Olympic Sponsors Wary Of Flag-Waving Themes

With the Summer Olympics in Athens barely a month away, advertisers, athletes, NBC and the U.S. Olympic Committee are still trying to resolve concerns over drugs, security and global politics. And with relations between the U.S. and much of the world strained, sponsors of the Games are changing their tune this time around, tempering their patriotic tones.

Marketing efforts this year favor a more unifying and less controversial theme: rallying behind American athletes.

“The Olympics are popular all over the world because they evoke a sense of patriotism among consumers and viewers within certain countries,” said John Osborn, president and CEO of BBDO, New York, whose Visa client is the official credit card of the Games. “However, in many instances, the communications around that don’t have to overtly deal with winning or beating other countries. More often than not, that sense of spirit and pride is reflected by athletes, who are reaching from within to perform their absolute best. That is a spirit that is very rich in connective tissue to brands.”

Many of the clients who will dominate Olympics broadcasts in the U.S. have major investments worldwide, including Anheuser-Busch, Visa, McDonald’s, Coca-Cola and Xerox. (Worldwide rights cost as much as $50 million.) So, even during an Olympic year, analysts say, a jingoistic approach would be counterproductive.

“Companies that avoid the us-versus-the-world attitude will not only avoid controversy but will also be more successful in promoting world unity,” said Peter Stern, president of Strategic Sports Group in New York, “which is, after all, what the Olympics are about.”

But some marketers noted that avoiding patriotism altogether would defeat the purpose of an Olympic sponsorship. “Patriotism has always been a key ingredient in the Olympic-sponsorship formula,” said Mary Goggans, associate marketing director at Kimberly-Clark’s Kleenex brand, which backs several Olympic-related programs and is an associate sponsor of the U.S. Olympic Hall of Fame. “It’s an emotion unique to the Olympic Games that sponsors can count on when establishing a positive, meaningful connection with consumers. It’s what makes Olympic-related marketing so attractive.”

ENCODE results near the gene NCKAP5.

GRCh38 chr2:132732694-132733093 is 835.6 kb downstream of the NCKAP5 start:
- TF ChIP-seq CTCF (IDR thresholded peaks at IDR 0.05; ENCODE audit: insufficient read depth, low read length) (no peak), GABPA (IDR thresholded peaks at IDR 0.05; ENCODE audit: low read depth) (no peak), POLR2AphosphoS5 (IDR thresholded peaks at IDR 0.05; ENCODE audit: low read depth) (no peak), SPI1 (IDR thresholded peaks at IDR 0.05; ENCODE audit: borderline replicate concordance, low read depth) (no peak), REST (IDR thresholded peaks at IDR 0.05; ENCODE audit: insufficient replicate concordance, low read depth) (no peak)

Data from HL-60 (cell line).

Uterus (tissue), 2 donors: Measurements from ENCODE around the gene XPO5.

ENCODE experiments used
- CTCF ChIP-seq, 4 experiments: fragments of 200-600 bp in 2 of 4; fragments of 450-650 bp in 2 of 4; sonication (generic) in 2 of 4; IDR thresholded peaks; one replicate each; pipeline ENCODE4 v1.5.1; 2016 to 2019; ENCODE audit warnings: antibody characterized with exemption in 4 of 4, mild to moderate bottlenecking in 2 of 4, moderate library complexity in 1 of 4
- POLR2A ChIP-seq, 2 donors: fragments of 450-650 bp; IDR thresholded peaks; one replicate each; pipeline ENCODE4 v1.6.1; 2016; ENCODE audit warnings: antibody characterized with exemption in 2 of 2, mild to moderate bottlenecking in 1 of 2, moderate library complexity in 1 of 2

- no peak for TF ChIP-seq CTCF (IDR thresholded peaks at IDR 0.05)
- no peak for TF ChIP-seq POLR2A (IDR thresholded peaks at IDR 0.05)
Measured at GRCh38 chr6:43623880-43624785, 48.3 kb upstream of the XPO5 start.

A secure strategy for U.S. companies has always been to sponsor American athletes, then feature them in marketing. Olympic-bound Kerri Walsh and Misty May from the U.S. women’s volleyball team starred in a Visa ad from BBDO, New York, that broke on the Super Bowl. Members of the U.S. synchronized-swim team appear in an Aflac spot created by The Kaplan Thaler Group, New York, while swimmer Michael Phelps is featured in spots for Visa and print ads for Speedo (handled in-house) and Argent Mortgage, created by Revolution in Chicago.

Among others, 24 Hour Fitness is touting its Olympic sponsorship and Team 24 Hour Fitness via two spots that broke last month and a third debuting this month via Publicis & Hal Riney, San Francisco. Online job site Monster will leverage its USOC sponsorship, featuring its Team Monster—comprising athletes from five different Olympic sports—in ads created by Deutsch, New York. The Home Depot has touted its Olympic Job Opportunities Program, which provides athletes with jobs while they train, in TV spots from The Richards Group in Dallas.

Perhaps the most patriotic Olympic-themed ads are sponsored by the USOC itself, via GSD&M in Austin, Texas. The committee has aired several TV spots that flaunt the flag and feature the “U-S-A” chant and the national anthem. Text reads, “For 17 days in August, we all have the same favorite song.”

Olympics broadcaster NBC is taking a lighter tack. Signage on traditional Greek-image-style takeout coffee cups has been altered to feature the network’s own Athens Olympics logo and the copy, “24 hours a day, Aug. 13-19 on the networks of NBC.”

Whatever the tone, most sponsors plan massive media buys. General Motors, for example, will run more than 160 Chevrolet spots during the Olympics. Campbell-Ewald in Warren, Mich., is launching the third phase of the marketer’s “An American Revolution” campaign during the Aug. 13 opening ceremonies.

Whether consumers will remember the athletes and the ads is another matter. “Post-Olympic consumer retention and recall is quite low, particularly with respect to sponsors,” noted Professor Richard Irwin, director of the Bureau of Sport and Leisure Commerce at the University of Memphis. “That is why concurrent themed campaigns, typically retail, are most effective. Otherwise, the Olympic sponsorship serves as more an image enhancement than anything else.”